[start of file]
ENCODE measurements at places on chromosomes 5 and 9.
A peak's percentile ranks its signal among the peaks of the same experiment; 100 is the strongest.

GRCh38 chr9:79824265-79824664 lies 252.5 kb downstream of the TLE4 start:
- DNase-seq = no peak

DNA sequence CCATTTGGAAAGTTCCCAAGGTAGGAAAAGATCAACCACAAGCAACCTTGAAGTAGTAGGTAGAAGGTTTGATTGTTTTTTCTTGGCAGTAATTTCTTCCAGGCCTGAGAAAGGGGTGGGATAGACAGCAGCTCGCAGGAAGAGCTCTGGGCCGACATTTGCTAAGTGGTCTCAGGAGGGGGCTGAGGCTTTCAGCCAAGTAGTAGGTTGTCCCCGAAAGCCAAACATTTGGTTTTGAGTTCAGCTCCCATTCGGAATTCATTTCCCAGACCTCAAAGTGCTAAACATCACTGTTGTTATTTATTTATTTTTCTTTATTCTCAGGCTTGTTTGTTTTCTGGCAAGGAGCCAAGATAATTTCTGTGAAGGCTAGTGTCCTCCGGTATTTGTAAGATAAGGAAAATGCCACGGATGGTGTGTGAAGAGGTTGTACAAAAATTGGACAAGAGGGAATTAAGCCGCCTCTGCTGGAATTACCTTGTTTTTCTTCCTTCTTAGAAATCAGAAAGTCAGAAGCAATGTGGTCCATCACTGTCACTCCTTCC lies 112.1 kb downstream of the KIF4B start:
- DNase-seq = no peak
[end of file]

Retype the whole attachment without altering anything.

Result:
ENCODE measurements at places on chromosomes 5 and 9.
A peak's percentile ranks its signal among the peaks of the same experiment; 100 is the strongest.

GRCh38 chr9:79824265-79824664 lies 252.5 kb downstream of the TLE4 start:
- DNase-seq = no peak

DNA sequence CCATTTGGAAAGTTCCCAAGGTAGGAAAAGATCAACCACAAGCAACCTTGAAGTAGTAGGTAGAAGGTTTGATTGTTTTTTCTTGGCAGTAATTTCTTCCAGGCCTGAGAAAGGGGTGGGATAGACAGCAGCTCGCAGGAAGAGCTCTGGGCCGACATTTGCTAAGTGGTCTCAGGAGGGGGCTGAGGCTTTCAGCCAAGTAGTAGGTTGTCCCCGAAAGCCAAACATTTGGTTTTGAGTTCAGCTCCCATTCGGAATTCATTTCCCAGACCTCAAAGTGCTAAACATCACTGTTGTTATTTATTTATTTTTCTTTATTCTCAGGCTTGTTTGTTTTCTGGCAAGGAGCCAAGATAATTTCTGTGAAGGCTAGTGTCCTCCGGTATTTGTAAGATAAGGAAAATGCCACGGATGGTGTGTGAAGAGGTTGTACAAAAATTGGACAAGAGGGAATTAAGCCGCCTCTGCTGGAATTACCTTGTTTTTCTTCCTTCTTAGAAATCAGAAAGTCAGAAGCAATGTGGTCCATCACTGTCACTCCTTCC lies 112.1 kb downstream of the KIF4B start:
- DNase-seq = no peak